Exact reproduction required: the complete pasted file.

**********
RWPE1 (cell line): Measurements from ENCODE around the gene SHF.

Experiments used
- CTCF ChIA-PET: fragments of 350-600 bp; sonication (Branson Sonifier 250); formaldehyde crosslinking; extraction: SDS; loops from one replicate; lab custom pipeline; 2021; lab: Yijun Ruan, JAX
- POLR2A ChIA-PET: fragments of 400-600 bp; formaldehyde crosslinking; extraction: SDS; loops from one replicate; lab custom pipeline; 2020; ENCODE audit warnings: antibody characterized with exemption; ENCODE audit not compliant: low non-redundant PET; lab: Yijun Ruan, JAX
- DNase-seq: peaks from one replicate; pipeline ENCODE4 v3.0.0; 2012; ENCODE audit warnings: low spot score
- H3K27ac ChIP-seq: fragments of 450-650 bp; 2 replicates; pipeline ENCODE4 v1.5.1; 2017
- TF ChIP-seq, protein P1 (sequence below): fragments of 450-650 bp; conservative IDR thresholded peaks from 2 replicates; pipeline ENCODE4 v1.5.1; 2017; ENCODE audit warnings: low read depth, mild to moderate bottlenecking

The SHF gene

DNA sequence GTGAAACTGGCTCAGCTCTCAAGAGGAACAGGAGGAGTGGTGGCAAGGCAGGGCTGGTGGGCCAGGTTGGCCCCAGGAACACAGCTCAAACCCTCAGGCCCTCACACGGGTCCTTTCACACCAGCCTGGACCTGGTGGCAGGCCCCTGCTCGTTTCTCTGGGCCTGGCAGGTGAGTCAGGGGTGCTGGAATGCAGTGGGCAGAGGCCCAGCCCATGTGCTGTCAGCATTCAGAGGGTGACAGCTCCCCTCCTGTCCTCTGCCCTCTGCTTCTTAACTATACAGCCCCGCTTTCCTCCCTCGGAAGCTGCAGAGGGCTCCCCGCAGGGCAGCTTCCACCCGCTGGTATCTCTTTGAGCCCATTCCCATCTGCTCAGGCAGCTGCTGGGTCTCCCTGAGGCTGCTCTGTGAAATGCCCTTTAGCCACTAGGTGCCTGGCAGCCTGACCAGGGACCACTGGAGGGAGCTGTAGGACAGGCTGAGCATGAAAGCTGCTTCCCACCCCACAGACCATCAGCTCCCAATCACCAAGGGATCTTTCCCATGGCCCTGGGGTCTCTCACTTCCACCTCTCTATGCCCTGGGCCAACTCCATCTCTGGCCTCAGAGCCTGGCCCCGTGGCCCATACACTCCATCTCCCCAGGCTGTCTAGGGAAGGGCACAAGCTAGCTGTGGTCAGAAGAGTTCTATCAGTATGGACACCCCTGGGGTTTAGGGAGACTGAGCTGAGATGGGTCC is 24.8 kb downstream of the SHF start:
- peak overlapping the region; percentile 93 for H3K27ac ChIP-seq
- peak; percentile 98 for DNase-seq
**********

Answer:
RWPE1 (cell line): Measurements from ENCODE around the gene SHF.

Experiments used
- CTCF ChIA-PET: fragments of 350-600 bp; sonication (Branson Sonifier 250); formaldehyde crosslinking; extraction: SDS; loops from one replicate; lab custom pipeline; 2021; lab: Yijun Ruan, JAX
- POLR2A ChIA-PET: fragments of 400-600 bp; formaldehyde crosslinking; extraction: SDS; loops from one replicate; lab custom pipeline; 2020; ENCODE audit warnings: antibody characterized with exemption; ENCODE audit not compliant: low non-redundant PET; lab: Yijun Ruan, JAX
- DNase-seq: peaks from one replicate; pipeline ENCODE4 v3.0.0; 2012; ENCODE audit warnings: low spot score
- H3K27ac ChIP-seq: fragments of 450-650 bp; 2 replicates; pipeline ENCODE4 v1.5.1; 2017
- TF ChIP-seq, protein P1 (sequence below): fragments of 450-650 bp; conservative IDR thresholded peaks from 2 replicates; pipeline ENCODE4 v1.5.1; 2017; ENCODE audit warnings: low read depth, mild to moderate bottlenecking

The SHF gene

DNA sequence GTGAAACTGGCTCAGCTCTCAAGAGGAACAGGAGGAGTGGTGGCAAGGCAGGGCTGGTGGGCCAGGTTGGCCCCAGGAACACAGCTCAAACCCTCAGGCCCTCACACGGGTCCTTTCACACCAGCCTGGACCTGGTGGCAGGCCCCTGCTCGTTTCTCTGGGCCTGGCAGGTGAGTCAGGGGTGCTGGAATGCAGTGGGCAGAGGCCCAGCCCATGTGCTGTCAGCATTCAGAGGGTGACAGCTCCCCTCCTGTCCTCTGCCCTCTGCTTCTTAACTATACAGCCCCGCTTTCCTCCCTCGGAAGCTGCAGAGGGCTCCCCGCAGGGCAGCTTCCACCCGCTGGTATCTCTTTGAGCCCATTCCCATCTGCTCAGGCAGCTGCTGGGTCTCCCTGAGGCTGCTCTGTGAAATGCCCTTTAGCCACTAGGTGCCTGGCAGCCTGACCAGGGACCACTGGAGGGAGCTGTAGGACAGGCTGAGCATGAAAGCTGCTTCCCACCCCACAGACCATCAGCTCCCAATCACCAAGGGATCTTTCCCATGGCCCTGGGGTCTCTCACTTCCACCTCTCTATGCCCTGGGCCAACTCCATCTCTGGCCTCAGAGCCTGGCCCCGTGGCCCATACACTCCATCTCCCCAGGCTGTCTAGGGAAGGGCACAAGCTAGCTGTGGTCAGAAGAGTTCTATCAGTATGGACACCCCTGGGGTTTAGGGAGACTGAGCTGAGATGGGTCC is 24.8 kb downstream of the SHF start:
- peak overlapping the region; percentile 93 for H3K27ac ChIP-seq
- peak; percentile 98 for DNase-seq